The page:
Follow @Openwall on Twitter for new release announcements and other news
[<prev] [next>] [<thread-prev] [day] [month] [year] [list]
Date: Wed, 20 Nov 2019 15:08:58 -0600 (CST)
From: Bob Friesenhahn <>
Subject: Re: Mitigating malicious packages in gnu/linux

On Wed, 20 Nov 2019, Jeremy Stanley wrote:

> On 2019-11-20 13:28:04 -0600 (-0600), Bob Friesenhahn wrote:
> [...]
>> Modern GNU/Linux systems have far too much executing code to
>> reasonably secure. Paring down the amount of executing code helps
>> quite a lot with improving security.
> In your opinion, how does this compare with proprietary operating
> systems? Do they have more or less code executed than modern
> GNU/Linux systems (or can we even know)? How about the popular BSD
> Unix derivatives? What is your benchmark for the correct amount of
> code to be executed, or is this analysis based on comparison with an
> abstract ideal operating system archetype?

These are all good questions.

I use OmniOSce (a free-software Sun Solaris/SVR4 server derivative), 
and it claims ( to require 
8GiB of space but I recall an original install of less than 4GiB.  A 
Ubuntu 18.04 KDE desktop system here (Kubuntu) used for software 
development seems to be consuming about 20GiB of space.

I work on dedicated Linux-based systems where the root filesystem 
takes just 16MiB (compressed) of space (19MiB including boot 
firmware).  Linux-based systems are still able to boot and run from a 

BSD systems which are used as firewalls or for dedicated functions can 
be quite small.

The amount of software installed and running on Linux systems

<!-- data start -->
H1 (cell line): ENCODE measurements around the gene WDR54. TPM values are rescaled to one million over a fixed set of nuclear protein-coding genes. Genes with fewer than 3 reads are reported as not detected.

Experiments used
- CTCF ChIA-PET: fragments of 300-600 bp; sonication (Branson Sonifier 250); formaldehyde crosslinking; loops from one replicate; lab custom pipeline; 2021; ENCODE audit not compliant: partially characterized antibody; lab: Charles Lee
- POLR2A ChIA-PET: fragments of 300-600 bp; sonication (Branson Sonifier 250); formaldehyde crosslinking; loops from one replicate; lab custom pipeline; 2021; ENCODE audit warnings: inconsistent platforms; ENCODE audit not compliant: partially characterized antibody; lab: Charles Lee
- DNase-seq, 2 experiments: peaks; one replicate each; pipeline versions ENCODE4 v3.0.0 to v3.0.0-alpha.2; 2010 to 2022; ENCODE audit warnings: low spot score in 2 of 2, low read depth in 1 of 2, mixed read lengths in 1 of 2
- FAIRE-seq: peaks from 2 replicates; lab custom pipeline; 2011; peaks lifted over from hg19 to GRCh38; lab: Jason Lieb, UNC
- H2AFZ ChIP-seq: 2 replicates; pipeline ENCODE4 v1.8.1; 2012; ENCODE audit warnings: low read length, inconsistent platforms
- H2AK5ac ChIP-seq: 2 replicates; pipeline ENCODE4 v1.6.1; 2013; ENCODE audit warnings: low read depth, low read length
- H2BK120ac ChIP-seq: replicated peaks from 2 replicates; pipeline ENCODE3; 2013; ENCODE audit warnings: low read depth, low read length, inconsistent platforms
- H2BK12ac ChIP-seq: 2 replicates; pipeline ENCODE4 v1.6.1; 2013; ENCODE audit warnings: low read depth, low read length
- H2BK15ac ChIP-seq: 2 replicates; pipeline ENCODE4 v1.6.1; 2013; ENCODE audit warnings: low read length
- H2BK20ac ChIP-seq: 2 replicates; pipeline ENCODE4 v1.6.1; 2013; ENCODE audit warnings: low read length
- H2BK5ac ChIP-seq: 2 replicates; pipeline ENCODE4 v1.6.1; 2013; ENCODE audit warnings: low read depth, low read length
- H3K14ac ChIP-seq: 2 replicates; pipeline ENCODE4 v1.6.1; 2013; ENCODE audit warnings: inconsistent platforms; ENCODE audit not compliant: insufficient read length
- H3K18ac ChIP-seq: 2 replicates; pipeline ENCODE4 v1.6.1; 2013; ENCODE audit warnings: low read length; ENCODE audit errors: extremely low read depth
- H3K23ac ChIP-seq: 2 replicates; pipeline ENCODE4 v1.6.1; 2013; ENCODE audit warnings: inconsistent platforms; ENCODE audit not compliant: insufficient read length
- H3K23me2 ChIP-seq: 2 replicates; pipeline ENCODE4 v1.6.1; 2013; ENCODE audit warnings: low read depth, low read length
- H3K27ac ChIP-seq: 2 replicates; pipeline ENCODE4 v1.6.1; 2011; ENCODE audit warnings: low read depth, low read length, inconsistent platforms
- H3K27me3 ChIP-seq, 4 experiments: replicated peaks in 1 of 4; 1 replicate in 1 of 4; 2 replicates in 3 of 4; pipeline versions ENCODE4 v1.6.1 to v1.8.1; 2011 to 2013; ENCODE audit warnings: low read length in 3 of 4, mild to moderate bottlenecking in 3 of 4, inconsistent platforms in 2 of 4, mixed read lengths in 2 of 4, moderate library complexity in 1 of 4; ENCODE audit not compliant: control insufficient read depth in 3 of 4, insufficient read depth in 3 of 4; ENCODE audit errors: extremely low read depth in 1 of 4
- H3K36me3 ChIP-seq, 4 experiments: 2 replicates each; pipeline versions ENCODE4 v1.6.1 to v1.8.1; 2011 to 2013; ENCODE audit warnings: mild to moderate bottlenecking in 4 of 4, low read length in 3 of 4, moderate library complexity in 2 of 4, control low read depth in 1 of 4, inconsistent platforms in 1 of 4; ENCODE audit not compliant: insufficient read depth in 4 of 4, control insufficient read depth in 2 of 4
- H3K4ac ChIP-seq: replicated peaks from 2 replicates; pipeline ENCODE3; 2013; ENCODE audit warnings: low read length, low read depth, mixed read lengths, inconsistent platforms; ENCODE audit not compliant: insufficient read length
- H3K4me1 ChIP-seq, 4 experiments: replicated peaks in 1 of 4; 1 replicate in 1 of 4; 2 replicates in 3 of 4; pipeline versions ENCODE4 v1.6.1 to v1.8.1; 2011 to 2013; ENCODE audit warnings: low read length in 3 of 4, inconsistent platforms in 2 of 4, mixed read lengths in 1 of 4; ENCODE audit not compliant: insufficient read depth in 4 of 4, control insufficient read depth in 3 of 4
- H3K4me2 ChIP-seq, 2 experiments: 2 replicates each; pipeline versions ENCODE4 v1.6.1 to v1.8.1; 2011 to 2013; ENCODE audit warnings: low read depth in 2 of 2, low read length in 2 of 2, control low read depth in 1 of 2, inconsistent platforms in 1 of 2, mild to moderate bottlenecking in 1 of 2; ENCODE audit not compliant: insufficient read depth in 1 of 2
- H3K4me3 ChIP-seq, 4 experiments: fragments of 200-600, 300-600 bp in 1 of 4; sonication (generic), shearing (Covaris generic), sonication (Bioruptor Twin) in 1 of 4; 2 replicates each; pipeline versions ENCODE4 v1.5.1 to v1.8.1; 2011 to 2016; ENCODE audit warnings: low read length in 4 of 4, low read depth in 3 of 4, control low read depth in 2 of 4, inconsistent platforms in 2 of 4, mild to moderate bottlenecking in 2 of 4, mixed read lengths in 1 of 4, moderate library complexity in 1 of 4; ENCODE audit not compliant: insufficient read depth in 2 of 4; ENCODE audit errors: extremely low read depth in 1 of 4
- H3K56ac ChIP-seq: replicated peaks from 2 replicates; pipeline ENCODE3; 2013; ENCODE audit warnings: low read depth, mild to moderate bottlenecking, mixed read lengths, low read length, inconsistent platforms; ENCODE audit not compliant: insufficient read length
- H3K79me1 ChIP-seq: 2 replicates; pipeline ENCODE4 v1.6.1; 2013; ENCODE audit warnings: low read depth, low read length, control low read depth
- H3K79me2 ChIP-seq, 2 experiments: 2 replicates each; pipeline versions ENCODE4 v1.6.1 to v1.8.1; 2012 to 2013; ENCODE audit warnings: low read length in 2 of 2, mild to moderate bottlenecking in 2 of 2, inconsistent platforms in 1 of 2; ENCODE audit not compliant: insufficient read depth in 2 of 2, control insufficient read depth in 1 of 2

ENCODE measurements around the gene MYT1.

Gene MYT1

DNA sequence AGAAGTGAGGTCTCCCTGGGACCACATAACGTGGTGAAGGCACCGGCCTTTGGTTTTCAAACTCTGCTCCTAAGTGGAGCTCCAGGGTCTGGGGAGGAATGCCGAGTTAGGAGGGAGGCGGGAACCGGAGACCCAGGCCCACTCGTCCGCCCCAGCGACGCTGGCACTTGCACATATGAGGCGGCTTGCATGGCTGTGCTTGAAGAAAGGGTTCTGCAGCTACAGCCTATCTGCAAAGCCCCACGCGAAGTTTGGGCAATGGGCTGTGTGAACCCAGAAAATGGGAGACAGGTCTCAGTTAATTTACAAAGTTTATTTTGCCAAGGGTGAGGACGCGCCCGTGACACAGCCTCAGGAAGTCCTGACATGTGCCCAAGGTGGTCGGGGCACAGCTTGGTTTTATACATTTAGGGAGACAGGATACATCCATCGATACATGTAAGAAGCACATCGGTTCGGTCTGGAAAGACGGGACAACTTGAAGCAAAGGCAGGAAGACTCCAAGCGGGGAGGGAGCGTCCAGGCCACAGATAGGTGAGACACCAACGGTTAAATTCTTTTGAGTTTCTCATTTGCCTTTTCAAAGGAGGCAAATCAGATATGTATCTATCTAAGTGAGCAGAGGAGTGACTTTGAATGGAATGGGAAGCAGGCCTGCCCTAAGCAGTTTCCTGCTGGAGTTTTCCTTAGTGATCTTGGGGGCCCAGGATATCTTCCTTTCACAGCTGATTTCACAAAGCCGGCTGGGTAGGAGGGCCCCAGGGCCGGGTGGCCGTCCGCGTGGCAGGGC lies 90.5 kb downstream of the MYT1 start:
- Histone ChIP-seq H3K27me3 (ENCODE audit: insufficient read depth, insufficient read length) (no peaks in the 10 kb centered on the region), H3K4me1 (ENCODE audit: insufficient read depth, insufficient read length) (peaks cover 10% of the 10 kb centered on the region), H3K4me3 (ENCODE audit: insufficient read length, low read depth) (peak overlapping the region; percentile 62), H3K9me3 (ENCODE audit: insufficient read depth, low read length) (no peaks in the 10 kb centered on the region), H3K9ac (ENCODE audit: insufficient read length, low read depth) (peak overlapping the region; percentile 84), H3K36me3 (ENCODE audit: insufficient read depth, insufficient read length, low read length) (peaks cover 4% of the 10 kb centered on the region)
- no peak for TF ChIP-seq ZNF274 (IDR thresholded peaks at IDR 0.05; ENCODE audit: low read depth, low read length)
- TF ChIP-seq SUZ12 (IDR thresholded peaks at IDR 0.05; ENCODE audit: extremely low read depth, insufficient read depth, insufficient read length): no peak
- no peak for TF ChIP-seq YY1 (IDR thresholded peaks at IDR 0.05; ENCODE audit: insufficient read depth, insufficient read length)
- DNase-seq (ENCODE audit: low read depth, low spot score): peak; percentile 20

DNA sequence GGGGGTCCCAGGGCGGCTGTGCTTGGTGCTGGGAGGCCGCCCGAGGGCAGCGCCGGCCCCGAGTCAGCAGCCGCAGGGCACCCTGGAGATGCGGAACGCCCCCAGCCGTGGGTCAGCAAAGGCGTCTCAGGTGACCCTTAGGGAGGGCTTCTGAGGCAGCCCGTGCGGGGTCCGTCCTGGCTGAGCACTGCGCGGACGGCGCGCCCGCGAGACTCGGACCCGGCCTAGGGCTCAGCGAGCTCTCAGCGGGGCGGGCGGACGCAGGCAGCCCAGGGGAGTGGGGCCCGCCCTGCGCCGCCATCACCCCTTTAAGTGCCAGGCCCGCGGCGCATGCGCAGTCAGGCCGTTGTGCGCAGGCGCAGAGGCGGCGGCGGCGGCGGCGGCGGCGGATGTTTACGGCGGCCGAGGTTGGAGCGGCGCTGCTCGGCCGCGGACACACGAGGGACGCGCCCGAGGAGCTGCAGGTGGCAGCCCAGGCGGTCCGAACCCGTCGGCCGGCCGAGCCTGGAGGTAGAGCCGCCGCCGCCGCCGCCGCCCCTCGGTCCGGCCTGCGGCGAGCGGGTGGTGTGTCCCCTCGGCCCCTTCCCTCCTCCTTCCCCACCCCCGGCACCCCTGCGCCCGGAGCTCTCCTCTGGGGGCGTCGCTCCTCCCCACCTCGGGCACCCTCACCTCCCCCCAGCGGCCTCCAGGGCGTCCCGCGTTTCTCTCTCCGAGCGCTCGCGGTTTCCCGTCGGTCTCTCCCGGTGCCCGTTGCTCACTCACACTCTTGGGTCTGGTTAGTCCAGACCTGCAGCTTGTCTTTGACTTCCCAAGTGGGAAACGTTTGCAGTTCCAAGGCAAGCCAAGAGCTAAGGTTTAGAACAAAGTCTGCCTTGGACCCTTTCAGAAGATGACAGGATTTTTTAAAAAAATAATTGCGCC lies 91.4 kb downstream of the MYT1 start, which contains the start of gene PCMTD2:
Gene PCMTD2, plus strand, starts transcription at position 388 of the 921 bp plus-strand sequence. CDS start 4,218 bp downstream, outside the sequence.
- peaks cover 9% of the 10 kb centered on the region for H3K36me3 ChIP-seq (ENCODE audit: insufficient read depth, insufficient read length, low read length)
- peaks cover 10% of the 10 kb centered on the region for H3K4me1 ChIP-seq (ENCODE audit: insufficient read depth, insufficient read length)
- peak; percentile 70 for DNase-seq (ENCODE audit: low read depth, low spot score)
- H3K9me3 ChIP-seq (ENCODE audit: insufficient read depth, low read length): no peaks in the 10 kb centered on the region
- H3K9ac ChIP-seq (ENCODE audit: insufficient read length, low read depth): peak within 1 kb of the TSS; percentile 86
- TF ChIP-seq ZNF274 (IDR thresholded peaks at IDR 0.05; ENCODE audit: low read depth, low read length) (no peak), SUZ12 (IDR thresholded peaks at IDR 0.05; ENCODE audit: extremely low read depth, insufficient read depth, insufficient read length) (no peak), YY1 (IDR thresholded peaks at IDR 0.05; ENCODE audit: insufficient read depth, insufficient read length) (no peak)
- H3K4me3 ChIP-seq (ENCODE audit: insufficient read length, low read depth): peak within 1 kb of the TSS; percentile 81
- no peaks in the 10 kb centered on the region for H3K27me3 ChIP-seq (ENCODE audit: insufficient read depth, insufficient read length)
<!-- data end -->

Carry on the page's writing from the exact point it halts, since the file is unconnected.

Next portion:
continues to grow rapidly, and tend to defeat the end user from 
understanding the purpose or even being aware of the existence of the 
applications.  With a great many libraries and applications brought in 
as metapackage dependencies, the security exposure of typical Linux 
desktop systems seems quite high.

A secure system should do almost nothing by default with each service 
enabled only starting absolutely required software to perform the 
function.  Functionality should be incrementally enabled.  This is not 
what modern Linux desktops are like.

Regardless, the source for these systems is the original source code 
and a defect or malign intent of the source code can bring down the 
whole system.

Bob Friesenhahn,
GraphicsMagick Maintainer,
Public Key,

Powered by blists - more mailing lists

Please check out the Open Source Software Security Wiki, which is counterpart to this mailing list.

Confused about mailing lists and their use? Read about mailing lists on Wikipedia and check out these guidelines on proper formatting of your messages.